Book the Third - The Track of a Storm
4. IV. Calm in Storm
But, though the Doctor tried hard, and never ceased trying, to get
Charles Darnay set at liberty, or at least to get him brought to trial,
the public current of the time set too strong and fast for him.
The new era began; the king was tried, doomed, and beheaded; the
Republic of Liberty, Equality, Fraternity, or Death, declared for
victory or death against the world in arms; the black flag waved
night and day from the great towers of Notre Dame; three hundred
thousand men, summoned to rise against the tyrants of the earth, rose
from all the varying soils of France, as if the dragon's teeth had
been sown broadcast, and had yielded fruit equally on hill and plain,
on rock, in gravel, and alluvial mud, under the bright sky of the
South and under the clouds of the North, in fell and forest, in the
vineyards and the olive-grounds and among the cropped grass and the
stubble of the corn, along the fruitful banks of the broad rivers,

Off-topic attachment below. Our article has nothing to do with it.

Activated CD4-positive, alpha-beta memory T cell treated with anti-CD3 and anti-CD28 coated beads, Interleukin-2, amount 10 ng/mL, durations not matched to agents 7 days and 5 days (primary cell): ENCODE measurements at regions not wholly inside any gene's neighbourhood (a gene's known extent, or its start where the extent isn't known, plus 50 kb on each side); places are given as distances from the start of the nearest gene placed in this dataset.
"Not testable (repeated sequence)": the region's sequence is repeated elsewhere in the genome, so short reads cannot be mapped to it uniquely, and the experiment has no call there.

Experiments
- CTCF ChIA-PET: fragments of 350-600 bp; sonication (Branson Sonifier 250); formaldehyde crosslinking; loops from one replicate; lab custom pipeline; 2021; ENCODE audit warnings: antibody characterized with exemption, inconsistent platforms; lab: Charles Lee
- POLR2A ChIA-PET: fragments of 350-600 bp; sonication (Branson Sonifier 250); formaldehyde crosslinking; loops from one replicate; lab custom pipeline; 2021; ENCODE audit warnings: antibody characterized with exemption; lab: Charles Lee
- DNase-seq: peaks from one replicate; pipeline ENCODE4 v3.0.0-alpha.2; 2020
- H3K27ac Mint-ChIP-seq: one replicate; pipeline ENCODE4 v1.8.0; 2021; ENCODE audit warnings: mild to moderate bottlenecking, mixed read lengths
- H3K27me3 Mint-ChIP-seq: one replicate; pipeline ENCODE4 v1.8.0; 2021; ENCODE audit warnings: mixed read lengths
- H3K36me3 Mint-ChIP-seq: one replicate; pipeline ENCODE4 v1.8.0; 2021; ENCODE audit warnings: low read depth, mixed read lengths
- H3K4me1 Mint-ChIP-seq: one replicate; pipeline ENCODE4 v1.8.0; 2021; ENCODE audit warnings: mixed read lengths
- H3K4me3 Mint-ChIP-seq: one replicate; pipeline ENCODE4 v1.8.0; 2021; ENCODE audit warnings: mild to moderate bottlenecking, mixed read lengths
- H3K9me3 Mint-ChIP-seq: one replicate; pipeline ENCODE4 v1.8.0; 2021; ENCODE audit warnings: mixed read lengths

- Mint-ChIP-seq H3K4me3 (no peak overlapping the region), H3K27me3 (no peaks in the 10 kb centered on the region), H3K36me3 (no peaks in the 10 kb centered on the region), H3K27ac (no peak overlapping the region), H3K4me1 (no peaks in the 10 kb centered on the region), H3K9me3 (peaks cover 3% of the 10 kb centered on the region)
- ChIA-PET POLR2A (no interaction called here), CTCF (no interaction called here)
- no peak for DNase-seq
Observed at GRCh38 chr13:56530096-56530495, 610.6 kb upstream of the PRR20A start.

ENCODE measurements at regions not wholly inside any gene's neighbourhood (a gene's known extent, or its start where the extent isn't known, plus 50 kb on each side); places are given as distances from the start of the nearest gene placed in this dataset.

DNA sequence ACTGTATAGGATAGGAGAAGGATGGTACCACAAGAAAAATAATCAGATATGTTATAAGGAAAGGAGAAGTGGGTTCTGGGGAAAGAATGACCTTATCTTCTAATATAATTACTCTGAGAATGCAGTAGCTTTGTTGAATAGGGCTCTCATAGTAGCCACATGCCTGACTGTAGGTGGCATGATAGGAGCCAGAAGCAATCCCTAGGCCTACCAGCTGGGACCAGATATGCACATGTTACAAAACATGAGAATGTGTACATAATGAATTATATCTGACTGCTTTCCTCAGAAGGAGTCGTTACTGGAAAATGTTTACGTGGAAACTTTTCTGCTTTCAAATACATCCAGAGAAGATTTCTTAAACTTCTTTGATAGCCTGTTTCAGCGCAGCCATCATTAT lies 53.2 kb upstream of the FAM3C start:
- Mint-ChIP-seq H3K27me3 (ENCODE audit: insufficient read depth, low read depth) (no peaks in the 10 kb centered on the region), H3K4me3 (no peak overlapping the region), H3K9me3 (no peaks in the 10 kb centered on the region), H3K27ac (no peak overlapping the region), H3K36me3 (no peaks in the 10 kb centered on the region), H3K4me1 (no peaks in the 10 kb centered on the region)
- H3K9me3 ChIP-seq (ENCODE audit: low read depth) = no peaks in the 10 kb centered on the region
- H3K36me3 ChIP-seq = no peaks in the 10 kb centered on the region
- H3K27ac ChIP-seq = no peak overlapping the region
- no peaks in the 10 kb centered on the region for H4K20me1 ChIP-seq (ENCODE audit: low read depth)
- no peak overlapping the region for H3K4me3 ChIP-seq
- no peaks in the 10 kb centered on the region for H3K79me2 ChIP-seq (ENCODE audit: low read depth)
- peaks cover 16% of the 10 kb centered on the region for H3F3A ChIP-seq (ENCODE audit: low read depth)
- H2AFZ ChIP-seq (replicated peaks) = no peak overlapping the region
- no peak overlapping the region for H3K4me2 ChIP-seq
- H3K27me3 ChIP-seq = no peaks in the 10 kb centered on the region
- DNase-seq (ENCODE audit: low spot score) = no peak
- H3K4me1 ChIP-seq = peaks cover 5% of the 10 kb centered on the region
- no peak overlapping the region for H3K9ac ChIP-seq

and in the sand of the sea-shore. What private solicitude could rear
itself against the deluge of the Year One of Liberty--the deluge
rising from below, not falling from above, and with the windows of
Heaven shut, not opened!
There was no pause, no pity, no peace, no interval of relenting rest,
no measurement of time. Though days and nights circled as regularly
as when time was young, and the evening and morning were the first
day, other count of time there was none. Hold of it was lost in the
raging fever of a nation, as it is in the fever of one patient.
Now, breaking the unnatural silence of a whole city, the executioner
showed the people the head of the king--and now, it seemed almost in
the same breath, the head of his fair wife which had had eight weary
months of imprisoned widowhood and misery, to turn it grey.
And yet, observing the strange law of contradiction which obtains in
all such cases, the time was long, while it flamed by so fast.
A revolutionary tribunal in the capital, and forty or fifty thousand
revolutionary committees all over the land; a law of the Suspected,
which struck away all security for liberty or life, and delivered
over any good and innocent person to any bad and guilty one; prisons
gorged with people who had committed no offence, and could obtain no
hearing; these things became the established order and nature of
appointed things, and seemed to be ancient usage before they were
many weeks old. Above all, one hideous figure grew as familiar as if
it had been before the general gaze from the foundations of the
world--the figure of the sharp female called La Guillotine.